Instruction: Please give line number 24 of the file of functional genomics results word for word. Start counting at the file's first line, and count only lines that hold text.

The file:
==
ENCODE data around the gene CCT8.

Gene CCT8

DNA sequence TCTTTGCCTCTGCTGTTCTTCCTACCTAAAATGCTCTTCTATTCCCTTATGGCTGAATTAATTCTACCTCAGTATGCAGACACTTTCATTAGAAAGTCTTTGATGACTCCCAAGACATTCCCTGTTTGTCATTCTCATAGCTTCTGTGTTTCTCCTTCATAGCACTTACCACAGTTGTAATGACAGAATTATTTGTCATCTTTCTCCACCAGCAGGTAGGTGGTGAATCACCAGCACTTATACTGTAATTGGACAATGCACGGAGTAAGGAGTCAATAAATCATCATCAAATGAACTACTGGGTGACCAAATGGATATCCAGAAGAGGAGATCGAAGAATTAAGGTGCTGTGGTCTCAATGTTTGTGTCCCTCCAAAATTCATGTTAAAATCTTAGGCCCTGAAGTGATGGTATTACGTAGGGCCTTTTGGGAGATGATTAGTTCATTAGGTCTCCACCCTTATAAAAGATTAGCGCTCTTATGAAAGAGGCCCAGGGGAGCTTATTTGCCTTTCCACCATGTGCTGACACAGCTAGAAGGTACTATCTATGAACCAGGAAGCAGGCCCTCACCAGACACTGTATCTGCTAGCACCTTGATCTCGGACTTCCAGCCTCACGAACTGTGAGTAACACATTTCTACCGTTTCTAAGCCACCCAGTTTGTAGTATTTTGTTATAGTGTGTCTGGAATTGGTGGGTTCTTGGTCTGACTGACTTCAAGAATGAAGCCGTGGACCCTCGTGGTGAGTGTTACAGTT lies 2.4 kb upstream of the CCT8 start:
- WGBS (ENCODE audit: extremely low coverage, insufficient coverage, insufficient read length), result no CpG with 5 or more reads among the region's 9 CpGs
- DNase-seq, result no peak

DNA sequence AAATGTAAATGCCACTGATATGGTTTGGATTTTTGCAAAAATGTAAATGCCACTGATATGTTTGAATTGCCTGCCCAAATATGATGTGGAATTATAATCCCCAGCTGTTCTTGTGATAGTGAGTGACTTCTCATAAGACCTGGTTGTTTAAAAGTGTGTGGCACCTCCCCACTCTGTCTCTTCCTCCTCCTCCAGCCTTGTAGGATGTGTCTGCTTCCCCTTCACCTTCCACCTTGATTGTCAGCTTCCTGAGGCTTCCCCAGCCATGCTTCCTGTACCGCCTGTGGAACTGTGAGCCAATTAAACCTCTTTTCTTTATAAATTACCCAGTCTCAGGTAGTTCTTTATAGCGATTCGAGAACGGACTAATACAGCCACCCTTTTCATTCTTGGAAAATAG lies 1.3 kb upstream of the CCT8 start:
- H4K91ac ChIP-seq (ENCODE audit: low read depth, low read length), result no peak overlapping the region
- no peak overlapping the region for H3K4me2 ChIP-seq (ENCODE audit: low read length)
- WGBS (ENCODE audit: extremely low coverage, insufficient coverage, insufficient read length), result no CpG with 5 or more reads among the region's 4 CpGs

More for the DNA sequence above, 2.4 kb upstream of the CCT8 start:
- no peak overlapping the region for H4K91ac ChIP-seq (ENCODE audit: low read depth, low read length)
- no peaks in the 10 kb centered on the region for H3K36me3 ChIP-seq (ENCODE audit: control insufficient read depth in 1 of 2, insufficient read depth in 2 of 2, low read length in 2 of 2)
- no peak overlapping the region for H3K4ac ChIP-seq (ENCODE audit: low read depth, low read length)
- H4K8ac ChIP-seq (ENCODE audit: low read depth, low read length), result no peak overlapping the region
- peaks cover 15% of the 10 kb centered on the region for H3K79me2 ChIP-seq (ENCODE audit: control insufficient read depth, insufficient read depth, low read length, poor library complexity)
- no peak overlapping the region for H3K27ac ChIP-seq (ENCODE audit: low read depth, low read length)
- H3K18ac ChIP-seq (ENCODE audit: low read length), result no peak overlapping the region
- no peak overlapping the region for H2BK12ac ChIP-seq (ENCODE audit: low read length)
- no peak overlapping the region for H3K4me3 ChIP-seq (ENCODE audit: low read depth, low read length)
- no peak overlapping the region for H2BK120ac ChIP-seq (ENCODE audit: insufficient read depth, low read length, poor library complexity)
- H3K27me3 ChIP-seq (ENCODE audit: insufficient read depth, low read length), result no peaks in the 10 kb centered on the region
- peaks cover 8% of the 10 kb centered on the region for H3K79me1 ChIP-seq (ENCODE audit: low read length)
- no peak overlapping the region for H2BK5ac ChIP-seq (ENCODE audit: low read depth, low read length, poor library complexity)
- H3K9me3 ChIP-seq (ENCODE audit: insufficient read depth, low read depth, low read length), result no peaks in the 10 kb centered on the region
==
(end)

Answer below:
- H3K9me3 ChIP-seq (ENCODE audit: insufficient read depth, low read depth, low read length), result no peaks in the 10 kb centered on the region